Item description for Green Eggs and Ham (Beginner Books(R)) by Seuss...
Overview Sam-I-Am tries to persuade his friend to try green eggs and ham
"Do you like green eggs and ham?" asks Sam-I-am in this Beginner Book by Dr. Seuss. In a house or with a mouse? In a boat or with a goat? On a train or in a tree? Sam keeps asking persistently. With unmistakable characters and signature rhymes, Dr. Seuss's beloved favorite has cemented its place as a children's classic. In this most famous of cumulative tales, the list of places to enjoy green eggs and ham, and friends to enjoy them with, gets longer and longer. Follow Sam-I-am as he insists that this unusual treat is indeed a delectable snack to be savored everywhere and in every way. Originally created by Dr. Seuss, Beginner Books encourage children to read all by themselves, with simple words and illustrations that give clues to their meaning.
Citations And Professional Reviews Green Eggs and Ham (Beginner Books(R)) by Seuss has been reviewed by professional book reviewers and journalists at the following establishments -
Wilson Children's Catalog - 01/01/2010 page 1523
Wilson Children's Catalog - 01/01/1991 page 710
Wilson Children's Catalog 96 - 01/01/1996 page 737
Wilson Children's Catalog - 01/01/2001 page 695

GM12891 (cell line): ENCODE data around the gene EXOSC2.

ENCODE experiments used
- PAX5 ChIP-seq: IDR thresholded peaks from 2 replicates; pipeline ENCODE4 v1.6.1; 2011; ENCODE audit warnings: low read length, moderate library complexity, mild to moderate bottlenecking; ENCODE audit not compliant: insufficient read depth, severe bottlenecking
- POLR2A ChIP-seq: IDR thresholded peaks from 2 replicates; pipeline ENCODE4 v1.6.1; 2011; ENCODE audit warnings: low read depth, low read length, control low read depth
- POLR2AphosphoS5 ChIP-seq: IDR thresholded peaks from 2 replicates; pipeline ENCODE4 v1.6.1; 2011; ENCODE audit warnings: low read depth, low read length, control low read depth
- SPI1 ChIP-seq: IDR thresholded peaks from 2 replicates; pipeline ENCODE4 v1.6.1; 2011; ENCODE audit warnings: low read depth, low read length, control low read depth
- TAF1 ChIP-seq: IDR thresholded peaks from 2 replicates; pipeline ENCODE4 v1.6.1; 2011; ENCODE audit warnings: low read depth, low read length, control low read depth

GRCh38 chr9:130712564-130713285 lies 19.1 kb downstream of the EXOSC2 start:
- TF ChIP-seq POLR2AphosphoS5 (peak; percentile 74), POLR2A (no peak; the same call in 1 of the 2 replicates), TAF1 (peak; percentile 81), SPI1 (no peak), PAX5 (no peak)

Wilson Children's Catalog - 01/01/2006 page 1004
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Studio: Random House Books for Young Readers
Est. Packaging Dimensions: Length: 9.16" Width: 6.7" Height: 0.36" Weight: 0.55 lbs.
Release Date Aug 12, 1960
Publisher Random House Books for Young Readers
Edition Anniversary Par
ISBN 0394800168 ISBN13 9780394800165 UPC 079808007993
Availability 984 units. Availability accurate as of Apr 26, 2017 03:40.
Usually ships within one to two business days from La Vergne, TN.
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More About Seuss
THEODOR SEUSS GEISEL--aka Dr. Seuss--is one of the most beloved children's book authors of all time. From The Cat in the Hat to Oh, the Places You'll Go!, his iconic characters, stories, and art style have been a lasting influence on generations of children and adults. The books he wrote and illustrated under the name Dr. Seuss (and others that he wrote but did not illustrate, including some under the pseudonyms Theo. LeSieg and Rosetta Stone) have been translated into thirty languages. Hundreds of millions of copies have found their way into homes and hearts around the world. Dr. Seuss's long list of awards includes Caldecott Honors for McElligot's Pool, If I Ran the Zoo, and Bartholomew and the Oobleck, the Pulitzer Prize, and eight honorary doctorates. Works based on his original stories have won three Oscars, three Emmys, three Grammys, and a Peabody. Dr. Seuss's never-before-seen picture book What Pet Should I Get? will be published on July 28, 2015. The rediscovered book captures a classic childhood moment--the selection of a pet--and uses it to illustrate a life-lesson: that it is hard to make up your mind, but that sometimes you just have to do it!
From the Non-traditional book edition.
Seuss has published or released items in the following series...
Beginner Books Read-Along Book & Audio
Beginner Books, B-29
Big Bright & Early Board Book
Big Bright & Early Board Books
Bright & Early Board Books
Bright & Early Board Books(tm)
Bright & Early Book
Bright & Early Book
Bright & Early Book Ser: No. 13
Bright & Early Books (Hardcover)